Chaos – The Teacher

Andy’s thinking around the nature of life that has arisen out of his own, personal meditations.  Hear the recording below or read the commentary.

Look at nature. This may be a controversial statement but if you take a close look at nature you find the natural order of things. Chaos. Even our physics tells us this. The theory of thermodynamics tells us the natural end point of everything is entropy.  Entropy is the natural behaviour of all things to follow a process of degradation or a running down or a trend to disorder. It’s why objects always move from hot to cold. But that’s the science. Lets take a look at our real experience.

When we look out in to nature in its absolutely natural state, we see chaos. A forest is basically a thicket of chaos. The trees aren’t in lines (in their natural state). They form random patterns through the forest. The floor below is full of a complete mix of vegetation and if we tried to walk through it we will find it difficult. The brambles will pull at us and roots will trip us over. As humans our instinct is to bring order to chaos. If you look at the way we work you find that we try to continually make order in the chaos. We clear paths, we name things and we try to understand the plants and animals so that we can draw up models of interpretation around them. Our language is hugely complex and allows us to express information and convey models of interpretation about everything. But take that away and you just have nature and chaos.

Then we come to people themselves. We are hugely complex, us people. You could say infinitely complex. Now, of course, if you then bring relationships into the mix here you are bringing two infinitely complex individuals together. It is therefore very difficult to predict what will happen!

However, us humans, we do it again. We form models or ideas of different types of human and we try to bring order in to all of this. We see this most visibly in workplaces where we give people role descriptions, job descriptions and responsibilities. These are all artificial. They don’t really describe the person. In fact, they forget about the person and just talk about the job they do.

I’m not saying this is a bad thing. Actually, quite the reverse. It’s rather clever. It allows us to exist in complex large communities. We aren’t the only creatures to do this. Ants for example have different roles. Worker ants, soldier ants, the Queen etc. I’m sure they don’t use words to describe these roles but in their own way, they know their job and they generally stay within that role.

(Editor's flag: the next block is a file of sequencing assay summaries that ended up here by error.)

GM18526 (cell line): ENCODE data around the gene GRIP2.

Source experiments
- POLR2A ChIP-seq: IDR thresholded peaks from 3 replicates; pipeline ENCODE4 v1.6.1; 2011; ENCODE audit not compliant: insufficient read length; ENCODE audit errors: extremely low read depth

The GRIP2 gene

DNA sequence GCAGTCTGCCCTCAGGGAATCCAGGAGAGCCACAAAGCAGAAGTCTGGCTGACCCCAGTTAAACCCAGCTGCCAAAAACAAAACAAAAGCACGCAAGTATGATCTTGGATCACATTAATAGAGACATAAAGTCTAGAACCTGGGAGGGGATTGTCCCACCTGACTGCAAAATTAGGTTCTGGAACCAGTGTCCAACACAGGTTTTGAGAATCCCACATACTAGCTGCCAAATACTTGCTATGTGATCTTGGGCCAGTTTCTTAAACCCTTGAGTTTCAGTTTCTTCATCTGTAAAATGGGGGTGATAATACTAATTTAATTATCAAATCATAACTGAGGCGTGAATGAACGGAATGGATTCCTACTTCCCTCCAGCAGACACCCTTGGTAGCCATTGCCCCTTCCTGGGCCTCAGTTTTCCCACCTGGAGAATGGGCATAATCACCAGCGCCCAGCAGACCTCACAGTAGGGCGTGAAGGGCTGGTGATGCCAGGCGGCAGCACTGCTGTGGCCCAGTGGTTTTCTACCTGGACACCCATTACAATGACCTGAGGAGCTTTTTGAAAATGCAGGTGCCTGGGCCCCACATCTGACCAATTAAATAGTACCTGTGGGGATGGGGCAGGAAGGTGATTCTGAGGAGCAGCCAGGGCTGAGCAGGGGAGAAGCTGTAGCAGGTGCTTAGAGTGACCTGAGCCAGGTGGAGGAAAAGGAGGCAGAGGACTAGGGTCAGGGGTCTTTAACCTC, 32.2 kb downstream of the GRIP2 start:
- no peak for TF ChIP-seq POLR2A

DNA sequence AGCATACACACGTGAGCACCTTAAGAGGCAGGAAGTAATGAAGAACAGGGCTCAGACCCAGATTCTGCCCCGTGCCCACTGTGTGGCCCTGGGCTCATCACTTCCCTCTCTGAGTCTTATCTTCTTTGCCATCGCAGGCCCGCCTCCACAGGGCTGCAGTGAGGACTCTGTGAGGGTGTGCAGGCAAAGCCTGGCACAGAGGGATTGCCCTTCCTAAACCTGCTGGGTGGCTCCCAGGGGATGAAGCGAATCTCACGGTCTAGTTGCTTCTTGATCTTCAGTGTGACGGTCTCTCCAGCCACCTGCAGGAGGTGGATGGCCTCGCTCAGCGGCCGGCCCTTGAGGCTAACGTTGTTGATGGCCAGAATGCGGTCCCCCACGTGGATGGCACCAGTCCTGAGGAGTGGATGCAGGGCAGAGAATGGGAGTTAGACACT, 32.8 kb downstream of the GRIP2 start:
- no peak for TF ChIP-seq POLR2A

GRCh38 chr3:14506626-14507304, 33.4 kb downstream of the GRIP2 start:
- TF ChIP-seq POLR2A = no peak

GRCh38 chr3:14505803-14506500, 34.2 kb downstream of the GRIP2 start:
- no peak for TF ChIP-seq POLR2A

So now, we take this in to mind and meditation. How does this relate to Buddhist practice? Simple. Spend a little time in meditation and you will very quickly notice how chaotic the mind is. We are going to do this in this morning’s meditation. Spend a little time studying chaos in the mind and learning to relax with it and accept it. And this is where we can bring it in with our Buddhist practice. With the practice of mindfulness, when we are out and about in our day we can start to notice how we tense up and fight against things. When we go into the situations that cause us tension, often we will find that sitting behind is a fear or a resistance to chaos. Because our human desire is to bring order, when chaos comes in, fear, tension, stress and anger even, can come into the situation. Look at your human interactions and notice where tension comes in. Again, this is usually coming up because the other person is not acting in the way that conforms to your view of who they are and what they should be doing; your own desire to keep them “in their box”.

We even look at our own meditation and it doesn’t go the way we think it should and we get frustrated. A large part of the Zen approach to Buddhist practice is about pure acceptance of the way things are.

So, we will do this today. Sit in meditation and notice the chaos in our experience and study the acceptance of this. Then, with mindfulness, we will go out in to the world and experience it with this understanding of chaos and notice how it comes in to our lives and notice our reaction to it.